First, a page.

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Support for biological farming systems conference

18 August 2011

Tremendous response and support for the first national conference on biological farming systems

The conference organisers have received a tremendous response and support for the first national conference on biological farming systems to be held on 27-28 October 2011 in Rotorua.

The conference is organised by the Rotorua Lakes and Land Trust (RLLT) – a joint venture between Te Arawa Federation of Maori Authorities and Rotorua/Taupo Province of Federated Farmers.

The theme of the conference is “Towards a Sustainable Farming – by farmers, for farmers”. The aim is to define the science that underlies biological farming systems to encourage adoption of environmentally friendly biological farming systems by mainstream farmers, if they wish to.

“Arable resources, especially soil, affect all aspects of New Zealand life. These resources must be protected and nourished, and they will nourish the future generations of New Zealanders in return,” said Mr Malcolm Short, Chairperson of RLLT and also chairperson of conference organising committee.

A number of scientists from crown research institutes and universities, and farmers from different parts of New Zealand are participating and sharing their knowledge and experiences at the conference.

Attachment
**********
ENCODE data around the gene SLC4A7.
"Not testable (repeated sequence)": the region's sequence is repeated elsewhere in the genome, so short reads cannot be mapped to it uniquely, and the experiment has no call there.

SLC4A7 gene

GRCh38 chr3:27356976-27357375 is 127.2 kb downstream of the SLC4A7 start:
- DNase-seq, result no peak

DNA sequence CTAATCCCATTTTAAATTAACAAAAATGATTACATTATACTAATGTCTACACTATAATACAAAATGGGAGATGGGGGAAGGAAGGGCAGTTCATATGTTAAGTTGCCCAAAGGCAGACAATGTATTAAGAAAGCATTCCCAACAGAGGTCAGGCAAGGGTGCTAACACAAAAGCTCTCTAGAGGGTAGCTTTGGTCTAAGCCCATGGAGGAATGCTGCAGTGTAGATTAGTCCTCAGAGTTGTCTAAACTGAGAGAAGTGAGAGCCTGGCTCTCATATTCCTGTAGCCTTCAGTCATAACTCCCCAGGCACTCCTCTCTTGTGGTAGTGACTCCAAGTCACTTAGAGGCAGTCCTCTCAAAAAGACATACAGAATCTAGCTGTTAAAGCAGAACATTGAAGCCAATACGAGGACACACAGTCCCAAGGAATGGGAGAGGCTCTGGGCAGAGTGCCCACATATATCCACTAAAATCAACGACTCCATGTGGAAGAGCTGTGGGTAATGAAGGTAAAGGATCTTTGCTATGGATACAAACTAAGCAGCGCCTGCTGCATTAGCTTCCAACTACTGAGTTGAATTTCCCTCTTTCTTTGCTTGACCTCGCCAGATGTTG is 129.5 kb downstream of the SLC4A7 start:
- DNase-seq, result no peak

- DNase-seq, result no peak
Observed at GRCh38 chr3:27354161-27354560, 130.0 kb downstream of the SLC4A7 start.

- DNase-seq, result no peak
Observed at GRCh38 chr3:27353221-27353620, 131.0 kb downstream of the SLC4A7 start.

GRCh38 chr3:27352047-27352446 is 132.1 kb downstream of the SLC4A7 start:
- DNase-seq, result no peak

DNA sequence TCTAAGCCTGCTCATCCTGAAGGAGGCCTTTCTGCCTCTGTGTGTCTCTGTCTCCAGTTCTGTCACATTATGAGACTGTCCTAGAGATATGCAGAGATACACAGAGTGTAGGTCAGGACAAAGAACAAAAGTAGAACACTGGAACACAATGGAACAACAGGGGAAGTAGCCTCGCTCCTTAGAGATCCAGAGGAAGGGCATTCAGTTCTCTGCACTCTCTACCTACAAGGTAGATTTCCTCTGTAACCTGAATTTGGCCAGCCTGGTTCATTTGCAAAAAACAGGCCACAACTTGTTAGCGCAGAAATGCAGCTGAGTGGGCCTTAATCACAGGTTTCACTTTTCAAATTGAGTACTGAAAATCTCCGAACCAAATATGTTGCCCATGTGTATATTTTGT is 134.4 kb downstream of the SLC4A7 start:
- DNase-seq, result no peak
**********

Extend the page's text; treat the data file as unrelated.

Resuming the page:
“Almost all crown research institutes and universities are participating in the conference, either presenting papers or attending as delegates. Representatives from a number of regional councils and some New Zealand government departments are also going to be present,” said Dr Guna Magesan, conference coordinator.

“The conference aims to bring scientific and the biological farming communities (including organic and other alternative sustainable farming) closer to have a good, open discussion and share knowledge.”

Mr Gifford McFadden, a Trustee of RLLT, said there is much interest in the farming community. The conference will provide a forum for discussion of a wide range of topics for current and future biological farming systems research, and will provide a forum for growing the status of biological farming in New Zealand.

The programme will include one and a half days of technical sessions of oral and poster presentations; and a half-day field trip.

There are six sessions in total. The sessions include: Biological farming and water quality; Soil carbon and ecosystems; Farmers – sharing their experiences; Defining farming systems; Panel Session: Scientists-Farmers Interaction; and Biological farming – a way forward.

More than 150 dairy farmers, Maori land owners, soil and environmental scientists, politicians, ecologists, conservationists, land management specialists, consultants, and representatives from universities, research institutes, regional councils, fertiliser companies, analytical services, agricultural and horticultural businesses have shown interest in attending the conference.

It appears that a target of 200, the maximum seating arrangement that has been made for conference dinner and field trip, will be reached very soon.

The conference organizers have also received very positive response from a number of companies and organizations for sponsorship. Bay of Plenty Regional Council is sponsoring conference field tour.


ENDS

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